“The Life You’ve Always Wanted” by John Ortberg


The main purpose of this paper is to figure out the structural and thematic fields of the book by John Ortberg The Life You’ve Always Wanted, published in 2002 by Zondervan. This book shows many examples of the author to designate spiritual changes and development inside human beings, so that to find out the solutions afterwards. John Ortberg being involved in the teaching pastoral activity is well-known as a instructor for people to follow the right way in this secular world.

The book is not surprising in its title and ideas which the author represents, but rather grave and popular is the view on it according to the Ortberg’s guide. First, John shares with his experience in a sincere way. The extents of transformation and morphing are the first standpoints of the book. The theme of Christian flow in people’s hearts is heard through the words of the author. People should be obliged to promote such transformation due to the sacrifice of Jesus Christ.

Then he provides a reader with a point of the necessity to change. This can be provided, as Ortberg writes, by means of Holy Spirit and the scriptures which tend to direct communities of people towards perfection. In the book the current representation of different opinions of the author has relied on the fact that people should rather train, but not only try. Though, the importance of spiritual disciplines is the core element as of the training of believers.

Then the theme of the book runs across the importance to feel joy and promote its power because God’s gives people a huge amount of opportunities to be close to gladness and celebration of different events in people’s lives in order to reverence that great deed of His which was illustrated almost two thousand years ago.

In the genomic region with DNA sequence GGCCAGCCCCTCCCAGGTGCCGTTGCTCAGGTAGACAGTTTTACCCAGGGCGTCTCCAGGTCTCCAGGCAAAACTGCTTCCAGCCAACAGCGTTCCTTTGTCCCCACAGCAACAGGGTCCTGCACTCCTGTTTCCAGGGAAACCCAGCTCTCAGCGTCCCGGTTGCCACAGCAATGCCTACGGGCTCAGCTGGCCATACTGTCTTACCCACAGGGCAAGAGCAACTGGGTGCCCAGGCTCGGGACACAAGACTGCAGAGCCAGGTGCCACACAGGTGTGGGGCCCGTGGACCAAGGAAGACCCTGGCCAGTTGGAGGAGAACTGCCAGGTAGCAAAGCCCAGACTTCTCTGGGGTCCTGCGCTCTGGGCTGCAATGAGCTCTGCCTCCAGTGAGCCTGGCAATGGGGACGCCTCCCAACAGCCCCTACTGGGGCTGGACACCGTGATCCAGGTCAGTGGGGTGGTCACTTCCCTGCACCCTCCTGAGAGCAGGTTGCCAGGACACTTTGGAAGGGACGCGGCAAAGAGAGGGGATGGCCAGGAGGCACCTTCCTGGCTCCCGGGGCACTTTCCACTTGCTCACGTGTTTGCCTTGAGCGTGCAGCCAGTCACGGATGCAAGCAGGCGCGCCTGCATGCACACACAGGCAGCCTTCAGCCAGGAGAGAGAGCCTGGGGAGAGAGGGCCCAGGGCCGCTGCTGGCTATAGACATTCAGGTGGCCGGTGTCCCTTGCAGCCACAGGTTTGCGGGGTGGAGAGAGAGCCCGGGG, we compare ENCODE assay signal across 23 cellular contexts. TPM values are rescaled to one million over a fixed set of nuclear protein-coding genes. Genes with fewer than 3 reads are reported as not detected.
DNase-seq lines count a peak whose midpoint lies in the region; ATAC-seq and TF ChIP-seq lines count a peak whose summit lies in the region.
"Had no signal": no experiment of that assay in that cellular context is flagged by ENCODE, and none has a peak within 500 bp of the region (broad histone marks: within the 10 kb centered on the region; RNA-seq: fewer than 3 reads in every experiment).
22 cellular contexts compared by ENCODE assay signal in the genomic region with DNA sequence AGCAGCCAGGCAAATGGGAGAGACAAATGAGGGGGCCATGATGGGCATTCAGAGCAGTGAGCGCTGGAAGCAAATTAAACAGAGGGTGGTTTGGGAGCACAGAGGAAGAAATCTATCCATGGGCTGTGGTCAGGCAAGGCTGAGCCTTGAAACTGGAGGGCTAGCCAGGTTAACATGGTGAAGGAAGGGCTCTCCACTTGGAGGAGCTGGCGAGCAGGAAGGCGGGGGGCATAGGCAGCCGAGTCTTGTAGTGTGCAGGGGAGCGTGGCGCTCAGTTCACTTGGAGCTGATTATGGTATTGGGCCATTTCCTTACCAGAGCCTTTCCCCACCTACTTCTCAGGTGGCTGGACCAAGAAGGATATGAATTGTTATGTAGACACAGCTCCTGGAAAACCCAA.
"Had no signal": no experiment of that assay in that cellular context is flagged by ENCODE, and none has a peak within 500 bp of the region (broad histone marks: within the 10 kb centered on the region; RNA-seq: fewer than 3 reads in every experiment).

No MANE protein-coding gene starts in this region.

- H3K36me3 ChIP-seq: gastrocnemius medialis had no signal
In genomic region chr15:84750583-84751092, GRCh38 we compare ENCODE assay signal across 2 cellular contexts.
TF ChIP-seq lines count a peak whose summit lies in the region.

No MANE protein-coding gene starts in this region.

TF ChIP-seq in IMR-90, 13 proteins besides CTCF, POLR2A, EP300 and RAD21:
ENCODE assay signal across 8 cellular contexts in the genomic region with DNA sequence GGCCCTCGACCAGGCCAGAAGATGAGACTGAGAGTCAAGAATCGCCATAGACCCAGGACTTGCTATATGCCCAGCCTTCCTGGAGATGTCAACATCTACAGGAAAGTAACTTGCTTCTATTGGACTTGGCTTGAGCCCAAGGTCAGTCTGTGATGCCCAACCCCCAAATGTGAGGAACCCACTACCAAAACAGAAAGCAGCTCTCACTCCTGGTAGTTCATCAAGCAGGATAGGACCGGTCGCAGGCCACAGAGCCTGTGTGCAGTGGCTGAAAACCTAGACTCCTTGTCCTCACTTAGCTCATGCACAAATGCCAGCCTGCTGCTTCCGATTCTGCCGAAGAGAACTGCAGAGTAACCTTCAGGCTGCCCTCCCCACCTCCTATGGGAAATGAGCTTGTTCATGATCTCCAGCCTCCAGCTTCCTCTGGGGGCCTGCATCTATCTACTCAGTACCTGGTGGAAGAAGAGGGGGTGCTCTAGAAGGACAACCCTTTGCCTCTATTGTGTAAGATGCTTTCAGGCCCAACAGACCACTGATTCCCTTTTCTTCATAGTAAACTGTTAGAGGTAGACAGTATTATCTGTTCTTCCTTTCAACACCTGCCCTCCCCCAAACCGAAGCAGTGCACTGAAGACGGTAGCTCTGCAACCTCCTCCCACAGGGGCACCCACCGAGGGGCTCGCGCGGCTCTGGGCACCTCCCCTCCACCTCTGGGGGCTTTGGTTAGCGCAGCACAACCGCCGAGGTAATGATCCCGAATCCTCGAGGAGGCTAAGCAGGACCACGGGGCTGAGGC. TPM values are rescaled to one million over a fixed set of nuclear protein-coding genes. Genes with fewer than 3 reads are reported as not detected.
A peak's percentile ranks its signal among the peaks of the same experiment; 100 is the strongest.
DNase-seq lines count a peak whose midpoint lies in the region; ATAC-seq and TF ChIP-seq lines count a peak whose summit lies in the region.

Also John Ortberg considers making haste as a sin which prevents people to contribute more time for prayers and devotion to God’s Word in activities and everyday life procedures. Stubbornness, vanity and pride the author compare with the desire of people o gain the authority which they do not deserve actually. Ortberg tries to point out the reason which makes a lot of ministries weak – it is when one made up his mind, due to a definite delusion, to replace God teaching and claiming personal truth or rules which are rather at variance with God’s Words and traditional approaches on the Christian sermons.

John Ortberg, on the other hand, points out the important role of confession and guiding ‘intra vitam’ by the instructions of the Holy Bible in terms of better results of a man when he attempts to achieve success in all spheres of his life. Ortberg notes that it is very necessary for people to adhere to concentration on God’s Word in strict attempts to keep this word in mind.

Concrete Responses

Designating the issue details of this paper I can possibly remember that the facts when Christians ignore the true prospects of Christianity and the Word of God, in particular. People in one Baptist Church near Philadelphia made every wrong attempt to please God by showing their faces’ appearances full of bygone martyrdom and effects of dissatisfaction with life. This community of people was followed by a pastor who did not interpret Bible in what Jesus said to His people.

They went to church not to maintain changes in their lives and gaining some moral and emotional benefits, but they brought to the church a lot of sorrow which stayed with them until the end of the sermon. The picture was rather opposite to what John Ortberg writes in his book. The thing is that, actually, wrong steps in finding God provides people with a great delay in their short lives. On the other hand, by such actions believers tend to reduce to zero the Good News which should be followed by good implementations in people’s lives. Otherwise, it can provoke other people thinking that the Bible is wrong and Christian church is not attractive.